A wiki, in case you haven’t heard of such a thing, is a piece of
software (usually web-based, but not necessarily) designed to
allow people to collaboratively add, edit and delete content. Some
notable features that separate a wiki from a plain old content
management system are:
- Automatic linking.
If an entry titled “Accordion” is in the wiki, any occurence of the
word “accordion” in any entry in the wiki will be automatically linked
to the “Accordion” entry.
- Complete histories of every change.
Wikis keep track of every change made to them and make it possible to
“undo” changes. Coupled with a community, this feature helps to ensure
the integrity of the wiki and protects it from malicious acts while
still maintaining openness.
The best-known wiki at the moment is Wikipedia,
an incredibly useful encyclopedia which boasts over 350,000 articles.
But what if you want to know how to win a kinfe fight? Or in a less lethal vein, how to fight and not get your ass kicked? Or even less lethally, how to win a hot dog eating contest? You know, useful stuff? Then you want to consult Everything2.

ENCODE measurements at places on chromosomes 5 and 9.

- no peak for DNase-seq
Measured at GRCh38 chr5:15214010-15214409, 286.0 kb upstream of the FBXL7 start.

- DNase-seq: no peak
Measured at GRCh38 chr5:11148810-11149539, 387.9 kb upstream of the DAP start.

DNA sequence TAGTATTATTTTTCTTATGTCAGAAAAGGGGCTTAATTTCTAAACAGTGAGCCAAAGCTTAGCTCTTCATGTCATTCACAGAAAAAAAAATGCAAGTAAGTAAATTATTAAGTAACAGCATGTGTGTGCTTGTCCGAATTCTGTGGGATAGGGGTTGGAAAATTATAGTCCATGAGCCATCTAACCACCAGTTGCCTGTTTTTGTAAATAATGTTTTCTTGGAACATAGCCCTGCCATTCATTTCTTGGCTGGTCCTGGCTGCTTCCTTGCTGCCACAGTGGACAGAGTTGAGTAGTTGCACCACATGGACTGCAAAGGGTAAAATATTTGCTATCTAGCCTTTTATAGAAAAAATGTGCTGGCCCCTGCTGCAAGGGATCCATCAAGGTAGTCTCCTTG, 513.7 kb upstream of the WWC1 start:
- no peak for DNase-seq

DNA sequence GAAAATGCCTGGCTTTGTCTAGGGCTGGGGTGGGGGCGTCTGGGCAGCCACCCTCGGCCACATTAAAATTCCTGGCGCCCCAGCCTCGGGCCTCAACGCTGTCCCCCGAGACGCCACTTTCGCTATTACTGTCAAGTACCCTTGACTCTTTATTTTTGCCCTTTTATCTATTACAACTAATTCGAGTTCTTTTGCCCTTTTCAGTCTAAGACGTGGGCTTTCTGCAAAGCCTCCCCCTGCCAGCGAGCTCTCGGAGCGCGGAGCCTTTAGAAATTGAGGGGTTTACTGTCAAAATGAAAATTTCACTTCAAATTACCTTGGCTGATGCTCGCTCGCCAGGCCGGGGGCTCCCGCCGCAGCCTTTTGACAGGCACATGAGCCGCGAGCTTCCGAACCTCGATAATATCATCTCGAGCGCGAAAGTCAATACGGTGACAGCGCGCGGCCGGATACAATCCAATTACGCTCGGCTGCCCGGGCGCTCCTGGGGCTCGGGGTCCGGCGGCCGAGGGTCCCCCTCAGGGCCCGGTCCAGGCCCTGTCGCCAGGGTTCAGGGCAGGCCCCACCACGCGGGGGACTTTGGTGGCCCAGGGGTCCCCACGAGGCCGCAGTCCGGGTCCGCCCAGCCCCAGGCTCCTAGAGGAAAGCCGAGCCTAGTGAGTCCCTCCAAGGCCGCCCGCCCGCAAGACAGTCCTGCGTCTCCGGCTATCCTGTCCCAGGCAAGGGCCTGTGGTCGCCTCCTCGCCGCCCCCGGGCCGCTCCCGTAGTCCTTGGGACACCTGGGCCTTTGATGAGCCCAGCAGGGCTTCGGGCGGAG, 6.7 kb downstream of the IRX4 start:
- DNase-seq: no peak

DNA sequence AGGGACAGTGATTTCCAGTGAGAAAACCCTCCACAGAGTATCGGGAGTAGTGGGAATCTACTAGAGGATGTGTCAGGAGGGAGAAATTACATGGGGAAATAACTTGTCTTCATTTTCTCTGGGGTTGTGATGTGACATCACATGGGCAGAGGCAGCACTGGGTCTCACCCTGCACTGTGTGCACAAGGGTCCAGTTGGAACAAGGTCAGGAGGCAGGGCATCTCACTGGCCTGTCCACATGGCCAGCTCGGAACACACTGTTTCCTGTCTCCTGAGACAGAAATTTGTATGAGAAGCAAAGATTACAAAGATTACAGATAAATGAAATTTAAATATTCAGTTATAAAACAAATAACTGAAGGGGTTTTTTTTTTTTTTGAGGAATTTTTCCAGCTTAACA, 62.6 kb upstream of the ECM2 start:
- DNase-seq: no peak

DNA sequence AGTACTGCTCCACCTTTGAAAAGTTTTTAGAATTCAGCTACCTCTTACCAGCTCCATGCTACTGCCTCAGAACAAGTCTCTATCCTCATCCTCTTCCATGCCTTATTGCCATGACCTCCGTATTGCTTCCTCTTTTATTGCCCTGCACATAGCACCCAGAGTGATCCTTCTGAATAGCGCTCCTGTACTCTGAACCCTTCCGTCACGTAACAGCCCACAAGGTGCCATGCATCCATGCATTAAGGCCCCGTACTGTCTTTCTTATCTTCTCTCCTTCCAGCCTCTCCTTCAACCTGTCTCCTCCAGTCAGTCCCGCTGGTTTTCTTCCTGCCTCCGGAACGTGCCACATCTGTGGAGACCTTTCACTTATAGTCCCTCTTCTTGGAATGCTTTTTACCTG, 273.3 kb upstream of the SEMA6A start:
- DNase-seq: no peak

It’s not quite a wiki — where wikis present articles as a whole, you
append your own two cents to Everything2’s articles rather than edit
Oh yes, you’ll find boooooring articles like a rather detailed summary of the Count of Flanders and a discussion of MP3 sound quality, but you’ll also find:
- A guide to clubbing (nightclubbing, not seal clubbing)
- What not to be caught saying when the room suddenly goes quiet
- What it feels like to be dissed by a five year-old
- What to do should you find yourself lost in Boston (me, I’d probably call Wendy or perhaps Skadz for help)
- “Nobody likes me / Everybody hates me / Think I’ll go eat worms…”
- How to summon Mothra!
You know, useful stuff.